This January, the American Astronomical Society held its big annual meeting completely online. The Covid-19 pandemic ruled out the society’s planned gathering in Scottsdale, AZ but the AAS pivoted by opening-up digital access to thousands of astronomers across the United States and around the world. More than 3,000 registrants were listed in the online portal, thus demonstrating that the vital communication of astronomical research, education, and public outreach could carry on in this alternative format.
If the Big Bang theory is correct, how fast is the universe expanding? Astronomers are facing a troubling disconnect between different methods used to measure the expansion rate, known as the Hubble constant. The two methods are giving similar but slightly different rates. Either one method is providing inaccurate results, or there is some kind of unknown physics operating in the universe.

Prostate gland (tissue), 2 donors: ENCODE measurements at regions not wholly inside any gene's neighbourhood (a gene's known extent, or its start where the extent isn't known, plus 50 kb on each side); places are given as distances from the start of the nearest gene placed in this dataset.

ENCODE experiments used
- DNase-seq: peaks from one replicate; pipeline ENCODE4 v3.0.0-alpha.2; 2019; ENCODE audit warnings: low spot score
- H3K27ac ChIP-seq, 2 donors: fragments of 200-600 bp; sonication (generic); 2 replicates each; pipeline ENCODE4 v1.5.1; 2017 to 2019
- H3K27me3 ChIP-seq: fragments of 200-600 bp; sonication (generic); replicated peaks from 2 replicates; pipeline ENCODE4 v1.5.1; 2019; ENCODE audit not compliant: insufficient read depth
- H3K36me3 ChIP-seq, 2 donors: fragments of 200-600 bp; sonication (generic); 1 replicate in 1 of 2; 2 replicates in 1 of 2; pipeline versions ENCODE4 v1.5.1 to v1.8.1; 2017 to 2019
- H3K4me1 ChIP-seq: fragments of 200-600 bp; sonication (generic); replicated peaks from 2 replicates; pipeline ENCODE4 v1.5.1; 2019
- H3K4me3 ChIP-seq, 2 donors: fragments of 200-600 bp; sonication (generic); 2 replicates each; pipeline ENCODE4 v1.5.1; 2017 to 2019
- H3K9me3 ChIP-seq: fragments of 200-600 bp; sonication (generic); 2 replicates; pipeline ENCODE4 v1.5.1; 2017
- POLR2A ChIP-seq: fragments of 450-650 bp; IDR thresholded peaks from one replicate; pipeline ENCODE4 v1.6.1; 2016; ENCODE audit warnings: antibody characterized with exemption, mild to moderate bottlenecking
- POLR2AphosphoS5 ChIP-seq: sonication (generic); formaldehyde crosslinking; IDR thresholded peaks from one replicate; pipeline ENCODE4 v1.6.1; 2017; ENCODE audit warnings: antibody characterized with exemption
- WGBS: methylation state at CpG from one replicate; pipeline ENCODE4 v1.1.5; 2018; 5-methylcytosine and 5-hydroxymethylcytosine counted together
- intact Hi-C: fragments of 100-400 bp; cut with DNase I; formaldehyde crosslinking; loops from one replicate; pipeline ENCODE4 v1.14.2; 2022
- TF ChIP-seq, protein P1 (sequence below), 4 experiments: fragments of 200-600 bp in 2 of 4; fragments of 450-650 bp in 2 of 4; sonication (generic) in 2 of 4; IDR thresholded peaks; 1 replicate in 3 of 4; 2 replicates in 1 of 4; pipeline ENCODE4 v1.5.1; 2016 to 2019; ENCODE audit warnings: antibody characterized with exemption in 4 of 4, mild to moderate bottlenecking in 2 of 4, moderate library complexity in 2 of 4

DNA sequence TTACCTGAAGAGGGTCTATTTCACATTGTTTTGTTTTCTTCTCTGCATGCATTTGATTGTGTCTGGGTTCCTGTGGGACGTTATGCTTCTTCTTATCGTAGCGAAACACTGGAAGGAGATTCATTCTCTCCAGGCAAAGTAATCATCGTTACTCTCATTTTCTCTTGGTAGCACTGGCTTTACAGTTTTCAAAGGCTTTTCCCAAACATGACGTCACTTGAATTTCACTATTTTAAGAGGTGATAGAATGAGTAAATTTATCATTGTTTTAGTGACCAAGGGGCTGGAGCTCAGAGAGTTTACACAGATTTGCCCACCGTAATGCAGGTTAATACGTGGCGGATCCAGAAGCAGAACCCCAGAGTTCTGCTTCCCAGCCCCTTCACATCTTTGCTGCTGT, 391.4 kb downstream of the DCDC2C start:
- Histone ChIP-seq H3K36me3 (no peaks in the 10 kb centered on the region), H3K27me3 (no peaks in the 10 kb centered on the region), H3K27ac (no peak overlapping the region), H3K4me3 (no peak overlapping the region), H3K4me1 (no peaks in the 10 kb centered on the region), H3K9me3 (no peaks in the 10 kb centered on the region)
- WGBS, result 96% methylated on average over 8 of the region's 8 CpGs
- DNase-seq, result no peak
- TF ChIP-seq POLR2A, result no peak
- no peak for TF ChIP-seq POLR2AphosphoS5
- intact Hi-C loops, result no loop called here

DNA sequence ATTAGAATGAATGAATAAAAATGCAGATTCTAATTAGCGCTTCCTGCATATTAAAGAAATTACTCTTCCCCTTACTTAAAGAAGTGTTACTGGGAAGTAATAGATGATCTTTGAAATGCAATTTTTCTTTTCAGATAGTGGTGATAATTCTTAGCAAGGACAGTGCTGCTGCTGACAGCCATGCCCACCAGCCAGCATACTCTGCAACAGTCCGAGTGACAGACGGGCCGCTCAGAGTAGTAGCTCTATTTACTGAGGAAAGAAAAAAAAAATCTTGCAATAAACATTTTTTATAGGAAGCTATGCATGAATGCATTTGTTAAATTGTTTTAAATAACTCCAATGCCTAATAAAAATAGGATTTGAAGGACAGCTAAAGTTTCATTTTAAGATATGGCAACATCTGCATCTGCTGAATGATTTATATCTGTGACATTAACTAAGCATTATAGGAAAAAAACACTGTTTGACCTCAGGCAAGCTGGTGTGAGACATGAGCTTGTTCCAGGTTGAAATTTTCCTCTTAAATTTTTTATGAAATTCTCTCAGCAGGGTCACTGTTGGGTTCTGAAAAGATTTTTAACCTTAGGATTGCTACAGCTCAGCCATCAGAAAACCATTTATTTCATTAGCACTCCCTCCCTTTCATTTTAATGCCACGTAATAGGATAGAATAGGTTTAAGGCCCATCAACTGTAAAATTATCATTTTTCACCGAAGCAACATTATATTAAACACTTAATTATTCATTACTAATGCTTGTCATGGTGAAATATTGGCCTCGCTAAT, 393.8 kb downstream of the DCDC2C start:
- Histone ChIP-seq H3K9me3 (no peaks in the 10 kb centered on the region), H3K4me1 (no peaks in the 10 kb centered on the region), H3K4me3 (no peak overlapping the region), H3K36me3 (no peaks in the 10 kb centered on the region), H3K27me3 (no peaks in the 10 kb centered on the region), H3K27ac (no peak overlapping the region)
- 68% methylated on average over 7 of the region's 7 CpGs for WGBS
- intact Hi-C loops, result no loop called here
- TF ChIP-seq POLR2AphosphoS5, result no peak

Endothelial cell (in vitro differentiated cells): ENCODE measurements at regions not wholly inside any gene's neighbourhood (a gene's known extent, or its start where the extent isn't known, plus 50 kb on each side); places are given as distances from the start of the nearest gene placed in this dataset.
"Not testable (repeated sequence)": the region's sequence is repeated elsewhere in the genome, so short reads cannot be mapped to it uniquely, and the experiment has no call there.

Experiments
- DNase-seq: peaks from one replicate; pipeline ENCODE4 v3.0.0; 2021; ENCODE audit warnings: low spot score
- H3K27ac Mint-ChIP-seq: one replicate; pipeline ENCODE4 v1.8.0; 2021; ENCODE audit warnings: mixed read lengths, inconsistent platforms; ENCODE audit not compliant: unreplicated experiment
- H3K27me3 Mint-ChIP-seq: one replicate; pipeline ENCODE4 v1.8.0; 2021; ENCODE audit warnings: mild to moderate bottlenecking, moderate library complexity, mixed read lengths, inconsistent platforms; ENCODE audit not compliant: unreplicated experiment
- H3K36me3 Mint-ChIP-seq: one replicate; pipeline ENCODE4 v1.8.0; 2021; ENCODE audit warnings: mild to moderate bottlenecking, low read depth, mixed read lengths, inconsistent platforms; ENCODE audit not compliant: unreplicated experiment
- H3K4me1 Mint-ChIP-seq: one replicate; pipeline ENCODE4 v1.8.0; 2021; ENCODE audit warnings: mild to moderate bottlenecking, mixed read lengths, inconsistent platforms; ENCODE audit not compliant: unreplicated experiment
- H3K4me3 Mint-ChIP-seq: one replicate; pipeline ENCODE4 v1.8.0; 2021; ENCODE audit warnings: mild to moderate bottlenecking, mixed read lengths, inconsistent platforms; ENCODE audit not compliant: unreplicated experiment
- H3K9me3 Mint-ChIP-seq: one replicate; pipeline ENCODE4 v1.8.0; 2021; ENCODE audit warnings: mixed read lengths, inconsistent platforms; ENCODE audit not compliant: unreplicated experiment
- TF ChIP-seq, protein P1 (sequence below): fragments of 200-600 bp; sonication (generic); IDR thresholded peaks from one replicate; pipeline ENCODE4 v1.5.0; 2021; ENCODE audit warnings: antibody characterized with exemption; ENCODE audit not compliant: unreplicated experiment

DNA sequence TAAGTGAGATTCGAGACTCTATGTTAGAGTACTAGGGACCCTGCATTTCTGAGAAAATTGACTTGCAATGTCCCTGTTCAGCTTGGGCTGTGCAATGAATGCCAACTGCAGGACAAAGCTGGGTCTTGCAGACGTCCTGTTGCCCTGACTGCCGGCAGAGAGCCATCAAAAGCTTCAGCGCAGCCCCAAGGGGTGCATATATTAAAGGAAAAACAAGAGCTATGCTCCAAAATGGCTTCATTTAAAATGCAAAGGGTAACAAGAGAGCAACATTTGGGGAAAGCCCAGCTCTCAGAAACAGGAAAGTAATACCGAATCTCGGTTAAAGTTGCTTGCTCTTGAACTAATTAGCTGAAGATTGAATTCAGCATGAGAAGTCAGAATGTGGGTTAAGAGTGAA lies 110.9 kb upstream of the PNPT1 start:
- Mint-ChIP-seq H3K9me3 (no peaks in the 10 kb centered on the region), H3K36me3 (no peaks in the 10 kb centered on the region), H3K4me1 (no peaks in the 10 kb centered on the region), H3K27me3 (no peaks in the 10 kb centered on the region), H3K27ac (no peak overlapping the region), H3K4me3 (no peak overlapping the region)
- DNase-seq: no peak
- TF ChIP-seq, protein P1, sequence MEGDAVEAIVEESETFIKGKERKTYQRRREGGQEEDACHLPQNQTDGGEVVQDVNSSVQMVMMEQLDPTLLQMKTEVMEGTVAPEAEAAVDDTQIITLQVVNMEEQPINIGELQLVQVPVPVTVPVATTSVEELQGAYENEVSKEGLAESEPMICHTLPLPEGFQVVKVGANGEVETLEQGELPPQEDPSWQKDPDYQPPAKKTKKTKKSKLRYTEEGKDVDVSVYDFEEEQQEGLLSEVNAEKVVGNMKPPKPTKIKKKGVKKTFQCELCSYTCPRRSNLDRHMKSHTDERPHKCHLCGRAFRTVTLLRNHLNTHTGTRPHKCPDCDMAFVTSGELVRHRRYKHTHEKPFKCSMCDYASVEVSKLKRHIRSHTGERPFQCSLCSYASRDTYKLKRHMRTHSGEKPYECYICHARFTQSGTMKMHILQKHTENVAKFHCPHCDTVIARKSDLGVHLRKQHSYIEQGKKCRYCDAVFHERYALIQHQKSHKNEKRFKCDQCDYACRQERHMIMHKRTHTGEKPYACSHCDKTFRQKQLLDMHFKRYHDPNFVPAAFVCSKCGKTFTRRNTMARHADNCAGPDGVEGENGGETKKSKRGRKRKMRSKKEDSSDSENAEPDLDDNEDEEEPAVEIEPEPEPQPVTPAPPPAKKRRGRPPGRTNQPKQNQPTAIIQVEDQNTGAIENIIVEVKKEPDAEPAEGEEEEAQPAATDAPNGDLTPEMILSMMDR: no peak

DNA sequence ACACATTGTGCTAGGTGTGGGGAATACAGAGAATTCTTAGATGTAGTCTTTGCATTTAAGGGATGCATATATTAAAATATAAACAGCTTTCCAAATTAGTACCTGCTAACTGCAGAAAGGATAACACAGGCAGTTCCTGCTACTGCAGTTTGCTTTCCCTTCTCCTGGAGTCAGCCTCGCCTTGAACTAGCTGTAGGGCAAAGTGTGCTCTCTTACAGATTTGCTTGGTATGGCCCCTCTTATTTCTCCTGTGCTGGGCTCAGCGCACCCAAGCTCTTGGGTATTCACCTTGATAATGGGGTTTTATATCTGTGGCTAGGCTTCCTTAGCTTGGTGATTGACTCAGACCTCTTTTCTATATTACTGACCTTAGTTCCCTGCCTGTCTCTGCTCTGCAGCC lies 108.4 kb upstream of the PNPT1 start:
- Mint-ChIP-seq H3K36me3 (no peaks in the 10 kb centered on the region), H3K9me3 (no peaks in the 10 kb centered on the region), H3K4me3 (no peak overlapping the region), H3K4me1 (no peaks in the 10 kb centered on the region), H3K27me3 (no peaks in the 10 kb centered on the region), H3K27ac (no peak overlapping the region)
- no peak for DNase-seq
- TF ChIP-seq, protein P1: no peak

Perhaps because of their tremendous popularity, Hollywood’s sci-fi films have exerted a powerful influence on our psyches – piquing our curiosity and igniting our imagination regarding life beyond Earth.
This year, our eyes were once again redirected to our own Solar System for a just a few fleeting
minutes -- from the myriad wonders of our “seeable” Universe to a small space probe called New
Horizons that at 7:49 AM (EST) on July 14 th 2015 passed within 7,750 miles of little Pluto at a
record-breaking speed of 30,800 miles per hour (49,600 kilometers per hour).